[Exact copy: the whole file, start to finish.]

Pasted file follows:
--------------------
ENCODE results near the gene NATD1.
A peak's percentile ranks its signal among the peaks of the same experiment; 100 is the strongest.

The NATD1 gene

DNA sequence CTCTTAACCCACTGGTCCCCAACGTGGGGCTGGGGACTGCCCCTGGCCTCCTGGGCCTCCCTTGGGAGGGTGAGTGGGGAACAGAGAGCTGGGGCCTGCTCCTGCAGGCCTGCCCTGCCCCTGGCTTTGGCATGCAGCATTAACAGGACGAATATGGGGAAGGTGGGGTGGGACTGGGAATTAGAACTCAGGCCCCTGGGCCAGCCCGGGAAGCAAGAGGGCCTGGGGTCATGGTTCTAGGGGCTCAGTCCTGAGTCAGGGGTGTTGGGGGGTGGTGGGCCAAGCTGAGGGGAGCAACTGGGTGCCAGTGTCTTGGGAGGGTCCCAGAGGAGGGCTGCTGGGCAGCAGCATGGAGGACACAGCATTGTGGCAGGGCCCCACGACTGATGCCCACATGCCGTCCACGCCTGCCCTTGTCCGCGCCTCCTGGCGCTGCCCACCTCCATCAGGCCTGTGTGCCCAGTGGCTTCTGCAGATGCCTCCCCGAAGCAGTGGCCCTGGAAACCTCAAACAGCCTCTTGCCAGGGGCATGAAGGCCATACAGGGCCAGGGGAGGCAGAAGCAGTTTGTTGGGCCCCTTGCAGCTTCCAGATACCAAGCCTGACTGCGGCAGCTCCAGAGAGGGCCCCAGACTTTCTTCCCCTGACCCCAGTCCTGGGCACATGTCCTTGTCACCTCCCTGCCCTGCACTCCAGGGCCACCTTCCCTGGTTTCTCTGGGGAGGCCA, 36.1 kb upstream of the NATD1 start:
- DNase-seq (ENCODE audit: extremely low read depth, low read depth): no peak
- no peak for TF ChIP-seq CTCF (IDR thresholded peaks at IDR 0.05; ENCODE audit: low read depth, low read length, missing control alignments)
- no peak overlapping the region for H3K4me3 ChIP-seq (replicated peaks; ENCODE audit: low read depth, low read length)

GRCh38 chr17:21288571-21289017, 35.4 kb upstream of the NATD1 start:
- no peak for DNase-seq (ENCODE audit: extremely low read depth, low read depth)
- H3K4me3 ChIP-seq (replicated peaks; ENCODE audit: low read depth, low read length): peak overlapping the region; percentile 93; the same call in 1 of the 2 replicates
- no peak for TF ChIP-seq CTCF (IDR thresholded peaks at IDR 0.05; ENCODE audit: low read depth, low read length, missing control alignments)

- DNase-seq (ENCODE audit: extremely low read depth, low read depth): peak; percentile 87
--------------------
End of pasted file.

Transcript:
ENCODE results near the gene NATD1.
A peak's percentile ranks its signal among the peaks of the same experiment; 100 is the strongest.

The NATD1 gene

DNA sequence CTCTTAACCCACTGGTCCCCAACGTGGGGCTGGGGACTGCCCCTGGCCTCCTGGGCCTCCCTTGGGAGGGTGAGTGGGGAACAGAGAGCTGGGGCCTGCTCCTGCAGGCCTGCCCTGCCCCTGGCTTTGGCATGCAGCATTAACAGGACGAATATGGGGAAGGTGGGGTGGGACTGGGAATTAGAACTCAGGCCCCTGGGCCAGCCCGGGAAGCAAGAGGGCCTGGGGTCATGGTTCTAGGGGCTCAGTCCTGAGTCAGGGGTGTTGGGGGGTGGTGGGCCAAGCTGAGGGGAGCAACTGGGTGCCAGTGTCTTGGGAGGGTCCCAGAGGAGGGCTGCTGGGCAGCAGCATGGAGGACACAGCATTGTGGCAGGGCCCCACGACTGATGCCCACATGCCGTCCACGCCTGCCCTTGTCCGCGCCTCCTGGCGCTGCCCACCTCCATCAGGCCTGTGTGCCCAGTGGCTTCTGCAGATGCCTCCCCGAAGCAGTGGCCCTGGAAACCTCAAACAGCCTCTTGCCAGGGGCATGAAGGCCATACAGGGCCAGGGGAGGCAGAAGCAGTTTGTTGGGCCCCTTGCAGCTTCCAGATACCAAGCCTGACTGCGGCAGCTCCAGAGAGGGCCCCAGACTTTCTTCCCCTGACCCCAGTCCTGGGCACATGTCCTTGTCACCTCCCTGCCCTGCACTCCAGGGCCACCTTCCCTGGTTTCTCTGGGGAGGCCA, 36.1 kb upstream of the NATD1 start:
- DNase-seq (ENCODE audit: extremely low read depth, low read depth): no peak
- no peak for TF ChIP-seq CTCF (IDR thresholded peaks at IDR 0.05; ENCODE audit: low read depth, low read length, missing control alignments)
- no peak overlapping the region for H3K4me3 ChIP-seq (replicated peaks; ENCODE audit: low read depth, low read length)

GRCh38 chr17:21288571-21289017, 35.4 kb upstream of the NATD1 start:
- no peak for DNase-seq (ENCODE audit: extremely low read depth, low read depth)
- H3K4me3 ChIP-seq (replicated peaks; ENCODE audit: low read depth, low read length): peak overlapping the region; percentile 93; the same call in 1 of the 2 replicates
- no peak for TF ChIP-seq CTCF (IDR thresholded peaks at IDR 0.05; ENCODE audit: low read depth, low read length, missing control alignments)

- DNase-seq (ENCODE audit: extremely low read depth, low read depth): peak; percentile 87